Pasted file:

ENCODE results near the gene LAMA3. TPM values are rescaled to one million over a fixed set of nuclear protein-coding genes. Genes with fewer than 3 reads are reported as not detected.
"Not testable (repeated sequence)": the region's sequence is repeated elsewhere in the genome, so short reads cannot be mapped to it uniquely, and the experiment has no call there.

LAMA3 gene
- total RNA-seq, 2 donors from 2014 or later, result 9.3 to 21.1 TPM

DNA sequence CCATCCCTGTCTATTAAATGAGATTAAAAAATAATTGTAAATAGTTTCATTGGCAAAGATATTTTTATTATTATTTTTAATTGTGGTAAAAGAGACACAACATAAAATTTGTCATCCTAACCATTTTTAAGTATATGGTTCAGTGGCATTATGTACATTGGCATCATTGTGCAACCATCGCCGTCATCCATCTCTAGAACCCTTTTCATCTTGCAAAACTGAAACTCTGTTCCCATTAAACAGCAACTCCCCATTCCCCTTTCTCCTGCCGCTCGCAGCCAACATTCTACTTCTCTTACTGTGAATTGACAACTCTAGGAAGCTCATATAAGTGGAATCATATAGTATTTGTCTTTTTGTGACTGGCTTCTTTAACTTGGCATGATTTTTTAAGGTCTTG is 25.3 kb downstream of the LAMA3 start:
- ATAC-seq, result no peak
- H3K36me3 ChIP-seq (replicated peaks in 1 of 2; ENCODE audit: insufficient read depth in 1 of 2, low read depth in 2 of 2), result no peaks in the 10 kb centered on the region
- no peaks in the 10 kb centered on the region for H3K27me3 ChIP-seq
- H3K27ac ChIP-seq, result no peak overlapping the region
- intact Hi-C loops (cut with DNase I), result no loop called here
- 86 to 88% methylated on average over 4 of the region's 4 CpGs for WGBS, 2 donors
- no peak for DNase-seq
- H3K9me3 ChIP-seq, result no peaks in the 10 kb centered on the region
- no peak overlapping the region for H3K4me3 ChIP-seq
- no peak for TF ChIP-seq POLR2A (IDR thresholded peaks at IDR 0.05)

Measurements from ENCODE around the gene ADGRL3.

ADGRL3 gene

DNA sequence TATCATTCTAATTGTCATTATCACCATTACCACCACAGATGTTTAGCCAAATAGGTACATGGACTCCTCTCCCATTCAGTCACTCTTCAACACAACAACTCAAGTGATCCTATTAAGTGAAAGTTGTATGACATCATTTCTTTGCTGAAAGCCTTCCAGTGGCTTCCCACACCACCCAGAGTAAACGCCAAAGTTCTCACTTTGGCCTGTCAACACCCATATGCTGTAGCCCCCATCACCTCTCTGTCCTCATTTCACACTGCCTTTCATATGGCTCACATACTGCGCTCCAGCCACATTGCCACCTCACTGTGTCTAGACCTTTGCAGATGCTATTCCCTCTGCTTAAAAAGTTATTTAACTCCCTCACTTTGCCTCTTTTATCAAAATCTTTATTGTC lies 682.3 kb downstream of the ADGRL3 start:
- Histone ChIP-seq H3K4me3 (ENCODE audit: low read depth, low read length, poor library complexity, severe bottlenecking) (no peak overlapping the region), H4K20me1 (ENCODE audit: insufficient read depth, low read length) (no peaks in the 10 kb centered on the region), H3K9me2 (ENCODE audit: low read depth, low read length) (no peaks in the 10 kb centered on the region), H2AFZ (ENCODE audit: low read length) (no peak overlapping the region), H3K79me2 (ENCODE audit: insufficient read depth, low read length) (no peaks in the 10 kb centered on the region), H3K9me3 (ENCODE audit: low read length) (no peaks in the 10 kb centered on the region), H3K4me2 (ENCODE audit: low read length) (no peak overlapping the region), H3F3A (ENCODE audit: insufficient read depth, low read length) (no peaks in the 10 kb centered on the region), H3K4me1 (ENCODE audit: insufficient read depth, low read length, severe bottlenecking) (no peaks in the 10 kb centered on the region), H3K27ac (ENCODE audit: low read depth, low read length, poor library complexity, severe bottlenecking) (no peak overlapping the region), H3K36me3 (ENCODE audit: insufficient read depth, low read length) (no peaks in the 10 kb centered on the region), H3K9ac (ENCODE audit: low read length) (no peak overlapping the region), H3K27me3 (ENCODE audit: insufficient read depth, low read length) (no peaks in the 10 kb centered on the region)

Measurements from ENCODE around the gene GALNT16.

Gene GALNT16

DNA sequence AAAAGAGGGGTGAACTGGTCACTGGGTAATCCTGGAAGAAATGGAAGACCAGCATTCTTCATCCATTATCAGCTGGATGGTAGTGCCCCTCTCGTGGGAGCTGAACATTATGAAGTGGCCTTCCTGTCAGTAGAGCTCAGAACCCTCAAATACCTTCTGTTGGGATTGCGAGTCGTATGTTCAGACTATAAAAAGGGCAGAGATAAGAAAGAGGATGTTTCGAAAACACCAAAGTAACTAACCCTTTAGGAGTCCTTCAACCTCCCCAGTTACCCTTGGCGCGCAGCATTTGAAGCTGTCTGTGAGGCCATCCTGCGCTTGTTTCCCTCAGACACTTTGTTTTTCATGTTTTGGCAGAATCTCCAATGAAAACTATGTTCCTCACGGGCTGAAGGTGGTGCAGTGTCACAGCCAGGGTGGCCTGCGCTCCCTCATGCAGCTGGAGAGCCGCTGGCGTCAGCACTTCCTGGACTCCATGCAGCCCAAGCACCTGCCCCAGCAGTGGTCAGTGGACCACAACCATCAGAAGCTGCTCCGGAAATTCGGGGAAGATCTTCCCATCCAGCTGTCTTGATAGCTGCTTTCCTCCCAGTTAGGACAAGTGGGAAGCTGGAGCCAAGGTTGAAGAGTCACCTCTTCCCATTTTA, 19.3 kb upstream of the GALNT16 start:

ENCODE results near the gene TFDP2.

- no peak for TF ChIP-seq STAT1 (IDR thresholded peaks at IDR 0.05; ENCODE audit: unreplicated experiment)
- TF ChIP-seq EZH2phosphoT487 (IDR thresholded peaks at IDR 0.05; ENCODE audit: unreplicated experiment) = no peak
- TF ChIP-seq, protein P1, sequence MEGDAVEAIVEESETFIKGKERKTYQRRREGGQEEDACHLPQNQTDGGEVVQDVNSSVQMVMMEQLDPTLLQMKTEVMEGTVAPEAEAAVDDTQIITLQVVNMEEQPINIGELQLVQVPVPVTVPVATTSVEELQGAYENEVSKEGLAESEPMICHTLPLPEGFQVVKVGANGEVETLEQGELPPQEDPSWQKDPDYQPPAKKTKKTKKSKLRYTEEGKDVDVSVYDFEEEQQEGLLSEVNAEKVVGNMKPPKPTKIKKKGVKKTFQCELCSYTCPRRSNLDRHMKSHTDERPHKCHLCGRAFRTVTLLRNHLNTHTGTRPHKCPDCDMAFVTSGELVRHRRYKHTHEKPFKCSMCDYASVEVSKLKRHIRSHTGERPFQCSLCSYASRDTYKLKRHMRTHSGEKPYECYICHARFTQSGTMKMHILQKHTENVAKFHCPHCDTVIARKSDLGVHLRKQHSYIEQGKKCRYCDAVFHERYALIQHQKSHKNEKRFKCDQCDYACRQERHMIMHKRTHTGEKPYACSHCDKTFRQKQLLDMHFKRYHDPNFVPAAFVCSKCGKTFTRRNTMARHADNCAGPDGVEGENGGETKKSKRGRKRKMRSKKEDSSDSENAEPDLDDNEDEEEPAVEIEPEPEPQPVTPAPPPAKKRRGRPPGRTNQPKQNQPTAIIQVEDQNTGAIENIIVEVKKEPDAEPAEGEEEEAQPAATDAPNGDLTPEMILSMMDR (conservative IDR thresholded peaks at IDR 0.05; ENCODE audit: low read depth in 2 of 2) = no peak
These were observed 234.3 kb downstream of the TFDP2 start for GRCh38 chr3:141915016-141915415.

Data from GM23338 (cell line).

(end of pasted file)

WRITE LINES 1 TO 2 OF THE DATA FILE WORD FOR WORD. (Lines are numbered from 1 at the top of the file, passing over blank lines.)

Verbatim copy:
ENCODE results near the gene LAMA3. TPM values are rescaled to one million over a fixed set of nuclear protein-coding genes. Genes with fewer than 3 reads are reported as not detected.
"Not testable (repeated sequence)": the region's sequence is repeated elsewhere in the genome, so short reads cannot be mapped to it uniquely, and the experiment has no call there.